I've heard Detroit: Become Human did an alright job and pushed it further by incorporating death into the gameplay. If you died then a new version of the main character would appear with the mind of the previous, dead one, downloaded.

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This is a really interesting concept because we don't often think of technology as a "monster", but in versions of evil synths from most fiction and movies they are definitely monsters. The rogue AI concept is one I find to be a little bland, but I find the synth concept and the intermingling of our bodies with that of synthetics to be really interesting. The idea that we could become immortal by fusing ourselves with technological advancements to the point we become the monster we fear would be make for a great novel.

Thanks for sharing all of your thoughts on this. Very cool!

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Sep 22, 2023Liked by Brian Reindel ๐Ÿ‘พโš”๏ธ

There's a short story called Diamond Dogs by Alastair Reynolds that delves into the altering of the self with cybernetics and where humanity starts and ends. Excellent story, part of the compilation Diamond Dogs, Turquoise Days. Highly recommend.

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Sep 24, 2023Liked by Brian Reindel ๐Ÿ‘พโš”๏ธ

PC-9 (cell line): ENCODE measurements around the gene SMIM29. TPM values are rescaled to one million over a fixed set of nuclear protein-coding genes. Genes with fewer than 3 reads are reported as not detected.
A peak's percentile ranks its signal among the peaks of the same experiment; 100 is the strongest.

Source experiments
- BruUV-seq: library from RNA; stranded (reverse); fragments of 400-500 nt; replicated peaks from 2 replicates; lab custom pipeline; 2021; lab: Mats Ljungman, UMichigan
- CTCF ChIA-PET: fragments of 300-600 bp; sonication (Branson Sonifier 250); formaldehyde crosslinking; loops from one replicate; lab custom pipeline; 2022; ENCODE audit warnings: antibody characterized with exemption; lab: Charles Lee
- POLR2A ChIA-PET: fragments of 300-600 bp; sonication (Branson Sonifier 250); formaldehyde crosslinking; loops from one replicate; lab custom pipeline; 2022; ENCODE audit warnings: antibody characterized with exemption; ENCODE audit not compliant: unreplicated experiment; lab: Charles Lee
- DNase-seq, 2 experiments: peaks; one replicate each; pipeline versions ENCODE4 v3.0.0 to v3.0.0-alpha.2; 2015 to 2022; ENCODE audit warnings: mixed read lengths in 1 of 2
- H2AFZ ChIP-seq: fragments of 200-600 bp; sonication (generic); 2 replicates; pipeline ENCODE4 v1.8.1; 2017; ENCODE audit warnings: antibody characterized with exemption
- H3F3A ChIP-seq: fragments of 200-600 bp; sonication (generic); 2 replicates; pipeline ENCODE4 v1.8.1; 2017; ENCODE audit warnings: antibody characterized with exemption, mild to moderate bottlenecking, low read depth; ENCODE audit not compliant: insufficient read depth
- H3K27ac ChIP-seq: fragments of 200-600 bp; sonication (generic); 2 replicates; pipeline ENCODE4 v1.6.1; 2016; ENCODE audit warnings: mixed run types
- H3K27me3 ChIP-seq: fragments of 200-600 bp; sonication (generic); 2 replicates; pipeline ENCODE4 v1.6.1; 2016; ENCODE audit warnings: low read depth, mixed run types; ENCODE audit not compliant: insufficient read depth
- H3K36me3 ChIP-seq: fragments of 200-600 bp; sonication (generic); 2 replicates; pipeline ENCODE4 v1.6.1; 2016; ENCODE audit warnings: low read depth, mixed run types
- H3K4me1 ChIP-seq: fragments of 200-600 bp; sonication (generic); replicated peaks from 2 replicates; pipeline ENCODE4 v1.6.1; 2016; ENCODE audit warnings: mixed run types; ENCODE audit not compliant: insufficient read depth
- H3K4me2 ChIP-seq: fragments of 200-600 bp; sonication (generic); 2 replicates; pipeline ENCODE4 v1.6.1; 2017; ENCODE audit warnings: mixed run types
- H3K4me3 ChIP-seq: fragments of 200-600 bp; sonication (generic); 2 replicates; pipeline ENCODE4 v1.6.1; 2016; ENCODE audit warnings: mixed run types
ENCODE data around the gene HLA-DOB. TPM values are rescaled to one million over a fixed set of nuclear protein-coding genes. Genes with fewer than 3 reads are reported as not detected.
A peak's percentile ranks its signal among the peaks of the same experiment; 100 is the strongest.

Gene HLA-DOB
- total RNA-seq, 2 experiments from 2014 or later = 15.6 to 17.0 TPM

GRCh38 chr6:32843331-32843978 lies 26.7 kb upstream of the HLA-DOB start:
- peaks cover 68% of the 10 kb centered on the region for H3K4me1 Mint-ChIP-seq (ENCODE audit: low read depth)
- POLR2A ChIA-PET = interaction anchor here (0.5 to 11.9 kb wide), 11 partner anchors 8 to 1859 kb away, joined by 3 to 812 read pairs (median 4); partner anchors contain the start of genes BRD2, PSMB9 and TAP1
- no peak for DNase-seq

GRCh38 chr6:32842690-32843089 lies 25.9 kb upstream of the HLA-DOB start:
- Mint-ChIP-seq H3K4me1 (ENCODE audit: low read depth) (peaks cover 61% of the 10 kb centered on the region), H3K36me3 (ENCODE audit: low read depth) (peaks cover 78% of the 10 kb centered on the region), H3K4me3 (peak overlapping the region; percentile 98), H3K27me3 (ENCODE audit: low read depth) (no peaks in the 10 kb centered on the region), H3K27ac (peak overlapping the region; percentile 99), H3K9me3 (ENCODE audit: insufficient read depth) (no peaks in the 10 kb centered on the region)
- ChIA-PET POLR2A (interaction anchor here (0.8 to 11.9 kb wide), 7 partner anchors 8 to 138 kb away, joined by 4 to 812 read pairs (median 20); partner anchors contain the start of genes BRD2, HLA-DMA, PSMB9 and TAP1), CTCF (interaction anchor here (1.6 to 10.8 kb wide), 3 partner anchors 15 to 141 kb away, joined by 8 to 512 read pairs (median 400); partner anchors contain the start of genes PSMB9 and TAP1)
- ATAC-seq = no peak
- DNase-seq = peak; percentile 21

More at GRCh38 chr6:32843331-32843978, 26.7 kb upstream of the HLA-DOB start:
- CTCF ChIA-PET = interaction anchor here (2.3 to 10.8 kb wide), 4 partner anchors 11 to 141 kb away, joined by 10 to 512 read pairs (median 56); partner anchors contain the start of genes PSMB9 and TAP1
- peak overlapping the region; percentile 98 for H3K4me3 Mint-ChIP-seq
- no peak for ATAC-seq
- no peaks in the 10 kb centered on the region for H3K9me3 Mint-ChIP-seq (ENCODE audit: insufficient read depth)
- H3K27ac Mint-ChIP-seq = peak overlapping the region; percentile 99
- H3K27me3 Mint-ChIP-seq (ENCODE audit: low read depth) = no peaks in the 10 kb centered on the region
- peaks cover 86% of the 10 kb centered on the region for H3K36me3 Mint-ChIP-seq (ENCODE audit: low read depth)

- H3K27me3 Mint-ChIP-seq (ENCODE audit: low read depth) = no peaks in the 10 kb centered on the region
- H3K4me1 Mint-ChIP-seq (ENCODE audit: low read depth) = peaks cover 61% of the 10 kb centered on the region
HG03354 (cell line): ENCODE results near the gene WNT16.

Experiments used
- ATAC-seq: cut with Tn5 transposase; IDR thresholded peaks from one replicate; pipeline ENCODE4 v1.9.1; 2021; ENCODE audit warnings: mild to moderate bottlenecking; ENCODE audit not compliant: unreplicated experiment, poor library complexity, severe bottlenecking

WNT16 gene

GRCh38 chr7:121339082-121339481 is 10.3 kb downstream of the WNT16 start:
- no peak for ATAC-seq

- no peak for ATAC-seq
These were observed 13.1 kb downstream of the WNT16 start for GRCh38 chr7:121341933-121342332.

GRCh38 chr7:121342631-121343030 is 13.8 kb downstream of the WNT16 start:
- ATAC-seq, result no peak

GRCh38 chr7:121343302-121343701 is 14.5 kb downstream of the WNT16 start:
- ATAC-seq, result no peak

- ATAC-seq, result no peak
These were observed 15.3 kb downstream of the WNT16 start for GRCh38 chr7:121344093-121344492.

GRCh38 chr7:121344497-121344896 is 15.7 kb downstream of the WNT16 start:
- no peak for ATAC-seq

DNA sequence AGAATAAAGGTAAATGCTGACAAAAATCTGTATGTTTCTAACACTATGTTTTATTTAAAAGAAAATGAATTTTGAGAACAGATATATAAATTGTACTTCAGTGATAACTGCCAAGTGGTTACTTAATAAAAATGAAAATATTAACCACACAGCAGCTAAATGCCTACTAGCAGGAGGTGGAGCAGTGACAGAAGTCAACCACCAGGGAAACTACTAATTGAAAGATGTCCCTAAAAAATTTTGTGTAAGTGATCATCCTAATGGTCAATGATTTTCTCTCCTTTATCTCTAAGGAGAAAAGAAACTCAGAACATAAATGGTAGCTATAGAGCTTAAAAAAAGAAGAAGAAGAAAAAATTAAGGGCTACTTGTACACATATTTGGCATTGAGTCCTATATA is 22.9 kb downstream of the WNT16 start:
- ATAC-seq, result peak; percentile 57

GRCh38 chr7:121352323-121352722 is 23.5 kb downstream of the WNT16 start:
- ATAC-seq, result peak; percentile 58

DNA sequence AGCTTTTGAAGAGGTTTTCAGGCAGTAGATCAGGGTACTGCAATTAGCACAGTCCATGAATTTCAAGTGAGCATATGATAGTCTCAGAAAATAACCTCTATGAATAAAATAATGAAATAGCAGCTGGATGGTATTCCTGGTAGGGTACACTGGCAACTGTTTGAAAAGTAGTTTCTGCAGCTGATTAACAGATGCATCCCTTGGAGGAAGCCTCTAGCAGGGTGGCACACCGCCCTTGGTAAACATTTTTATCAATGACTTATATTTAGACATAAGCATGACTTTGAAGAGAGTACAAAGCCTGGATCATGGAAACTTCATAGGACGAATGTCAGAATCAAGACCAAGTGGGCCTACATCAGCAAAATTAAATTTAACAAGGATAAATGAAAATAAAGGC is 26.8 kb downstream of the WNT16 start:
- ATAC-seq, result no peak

Found this really valuable, thank you.

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Thanks for reading, Maegan!

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Sep 21, 2023Liked by Brian Reindel ๐Ÿ‘พโš”๏ธ

As kids, we knew that our stepfather ( somewhat of a monster himself ), kept magazines hidden in his bottom drawer. When we were left alone in the house, we would head for that drawer and pore through deliciously terrifying graphics from the Vault of Horror, The Crypt of Terror, The Haunt of Fear, Tales From The Crypt, etc. We were thoroughly creeped out, but it didn't stop us. I don't remember ever telling anyone about that. He also took us to the drive-in theater where our eight-year-old psyches were subjected to the Creature from the Black Lagoon, The Blob, The Thing and other nightmares. We all grew up to be normal human beings. Sort of.

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This whole experience is a bit terrifying on so many levels that I want to write my own short story using all of the elements you provided. ๐ŸŽƒ๐ŸŽƒ๐ŸŽƒ

Thank you for sharing, reading and commenting, Sharron!

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Sep 21, 2023Liked by Brian Reindel ๐Ÿ‘พโš”๏ธ

I love all the monsters from monster of the week tv shows like Buffy the Vampire Slayer, Scooby-Doo, and Supernatural. Scooby-Doo is probably my favorite because of the color palette and the fact that the monsters are just selfish humans.

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Scooby-Doo had some great puzzle-like adventures for a kid's show. The deductive reasoning required to solve the mystery was fun to use and most children didn't even realize they were doing it. I think the monsters we imagine are mostly selfish humans if we unmask them.

Thanks for reading and commenting, Alexa!